Ask Reading Kingdom: What would an ideal education look like if you could redesign it from scratch?


Daniel (Elementary Principal) asks:

What would an ideal education look like if you could redesign it from scratch?  Ignoring funding constraints, political constraints, and the state of the current systems, how could you best educate a child starting from age ?

Dr. Marion Blank answers:

That is an exciting but huge question. An answer would, at a minimum, require a book—and so it does not lend itself to this format. At the same time, it is the sort of question that allows one, indeed calls for one, to dream. The temptations of doing so are just too great to resist. So, I will take this opportunity to put forth some key components that would be central to that dream.

The question is one that has been addressed by many key thinkers in the past.  In our “present-focused” society,  we tend to overlook some of the fabulous thoughts that have been proposed. For example, when Sigmund Freud was asked to define the good life, his response was “Love and work.”  It’s hard to do better than that.  If we truly put those ideas to work, the implications are profound.

Across the ages, there have been major differences in which of these factors holds sway. In the Victorian era,  for example, the thrust was clearly on “work.”  A common saying at the time was “Children should be seen and not heard.” It was considered almost sinful if children enjoyed themselves.  The values at the time prescribed that every facet of a child’s life should be governed by his parents or guardians.  It was a recipe for misery and over time, a “correction” appeared as the child-centered culture began to emerge.  The status quo was dramatically altered and in the end, as commonly occurs, the pendulum swung in the extreme opposite direction.  Very different mottos came to the fore, as can be seen in the saying “drill is kill.” This approach led to the elimination of a range of activities in schools. For example, the teaching of handwriting essentially disappeared since it typically contained a major drill component.  Anything that might be demanding of the child and lacking “fun,” was to be eliminated.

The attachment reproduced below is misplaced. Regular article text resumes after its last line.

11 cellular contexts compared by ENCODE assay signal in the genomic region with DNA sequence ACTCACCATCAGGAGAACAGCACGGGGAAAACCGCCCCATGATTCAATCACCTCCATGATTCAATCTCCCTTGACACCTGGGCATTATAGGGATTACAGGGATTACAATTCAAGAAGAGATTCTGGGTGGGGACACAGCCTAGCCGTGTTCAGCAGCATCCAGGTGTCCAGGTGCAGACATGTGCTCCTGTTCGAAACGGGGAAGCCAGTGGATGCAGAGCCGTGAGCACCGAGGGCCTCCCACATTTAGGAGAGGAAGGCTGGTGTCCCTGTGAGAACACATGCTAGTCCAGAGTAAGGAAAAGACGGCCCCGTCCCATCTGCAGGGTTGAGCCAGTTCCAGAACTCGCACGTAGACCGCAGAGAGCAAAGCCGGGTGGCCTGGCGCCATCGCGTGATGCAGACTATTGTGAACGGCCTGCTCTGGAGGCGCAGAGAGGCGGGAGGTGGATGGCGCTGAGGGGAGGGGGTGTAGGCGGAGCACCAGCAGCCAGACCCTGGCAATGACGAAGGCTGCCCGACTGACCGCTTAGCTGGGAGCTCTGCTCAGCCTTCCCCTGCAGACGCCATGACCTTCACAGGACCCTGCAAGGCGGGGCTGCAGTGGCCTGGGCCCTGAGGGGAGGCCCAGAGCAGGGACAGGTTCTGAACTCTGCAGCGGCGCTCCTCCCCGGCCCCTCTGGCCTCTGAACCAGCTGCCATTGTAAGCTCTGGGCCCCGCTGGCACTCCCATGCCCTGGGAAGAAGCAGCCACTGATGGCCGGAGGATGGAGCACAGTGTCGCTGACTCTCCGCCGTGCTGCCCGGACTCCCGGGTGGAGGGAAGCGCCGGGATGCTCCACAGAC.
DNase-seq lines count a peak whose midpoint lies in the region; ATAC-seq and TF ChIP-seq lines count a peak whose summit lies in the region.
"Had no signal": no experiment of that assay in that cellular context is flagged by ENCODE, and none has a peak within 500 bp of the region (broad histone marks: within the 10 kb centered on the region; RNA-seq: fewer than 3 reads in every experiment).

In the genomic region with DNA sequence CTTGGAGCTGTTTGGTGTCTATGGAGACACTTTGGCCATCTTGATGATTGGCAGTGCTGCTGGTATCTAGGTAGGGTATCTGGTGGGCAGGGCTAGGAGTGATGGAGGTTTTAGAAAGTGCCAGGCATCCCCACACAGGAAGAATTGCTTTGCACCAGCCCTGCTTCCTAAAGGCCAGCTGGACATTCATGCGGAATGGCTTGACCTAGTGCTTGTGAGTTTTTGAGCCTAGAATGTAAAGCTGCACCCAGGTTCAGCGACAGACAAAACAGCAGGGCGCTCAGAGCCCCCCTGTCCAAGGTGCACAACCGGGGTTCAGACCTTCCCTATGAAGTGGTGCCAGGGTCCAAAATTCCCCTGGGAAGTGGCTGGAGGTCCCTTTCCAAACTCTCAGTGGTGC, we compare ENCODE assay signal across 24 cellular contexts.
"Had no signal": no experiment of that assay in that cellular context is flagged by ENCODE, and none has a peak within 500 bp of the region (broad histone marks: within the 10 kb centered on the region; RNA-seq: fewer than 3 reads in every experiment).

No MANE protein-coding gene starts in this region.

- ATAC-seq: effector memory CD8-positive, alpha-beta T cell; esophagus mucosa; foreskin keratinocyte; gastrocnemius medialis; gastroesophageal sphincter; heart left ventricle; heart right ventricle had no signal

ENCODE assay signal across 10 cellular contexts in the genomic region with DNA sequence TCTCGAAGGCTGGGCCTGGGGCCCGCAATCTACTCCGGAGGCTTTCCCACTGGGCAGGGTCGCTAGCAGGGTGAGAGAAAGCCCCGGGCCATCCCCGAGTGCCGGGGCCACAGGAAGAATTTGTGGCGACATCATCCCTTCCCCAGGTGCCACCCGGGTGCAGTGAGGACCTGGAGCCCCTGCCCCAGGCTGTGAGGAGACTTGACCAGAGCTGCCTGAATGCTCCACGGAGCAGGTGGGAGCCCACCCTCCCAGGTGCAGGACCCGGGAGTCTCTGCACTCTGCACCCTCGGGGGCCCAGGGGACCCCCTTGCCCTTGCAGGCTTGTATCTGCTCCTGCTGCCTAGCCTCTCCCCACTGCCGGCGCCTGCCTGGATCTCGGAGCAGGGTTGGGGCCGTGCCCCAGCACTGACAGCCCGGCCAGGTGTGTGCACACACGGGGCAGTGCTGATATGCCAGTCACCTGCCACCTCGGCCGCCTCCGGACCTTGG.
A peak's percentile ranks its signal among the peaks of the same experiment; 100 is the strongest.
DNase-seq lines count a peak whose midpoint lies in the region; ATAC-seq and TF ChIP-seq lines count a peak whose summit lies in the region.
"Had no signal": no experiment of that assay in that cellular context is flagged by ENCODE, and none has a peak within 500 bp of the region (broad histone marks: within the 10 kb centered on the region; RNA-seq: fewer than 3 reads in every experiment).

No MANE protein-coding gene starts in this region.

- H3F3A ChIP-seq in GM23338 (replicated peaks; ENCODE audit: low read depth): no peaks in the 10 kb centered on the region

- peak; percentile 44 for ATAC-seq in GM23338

The specifics of what occurred are not central. What is central is the failure of the different ages to attain a balance between “love and work.” As Freud’s comment indicates, each component is critical and needs to be present throughout the child’s life.  But they must be in balance—steadily affecting one another and interacting with one another so that the child becomes a complete, fulfilled human being.

Currently we are witnessing a force of tsunami proportions in this realm. The 24-7 availability of high tech devices is clearly something that children adore.  Their involvement is so intense that the  behavior seems more characteristic of addiction rather than love.  One of its many consequences is that the steady, self-directed high tech diet leads children to feel that no one has the right to intrude on what appeals to them and on what they want to do.  The high tech world is an amazing advance. But like all forces, it must remain in balance so that other essential components can emerge as well.

My dream would then be to apply this idea to each period of development. The end result might yield a model for an “ideal education.” Now that I have this in mind, maybe I will get to that book after all.

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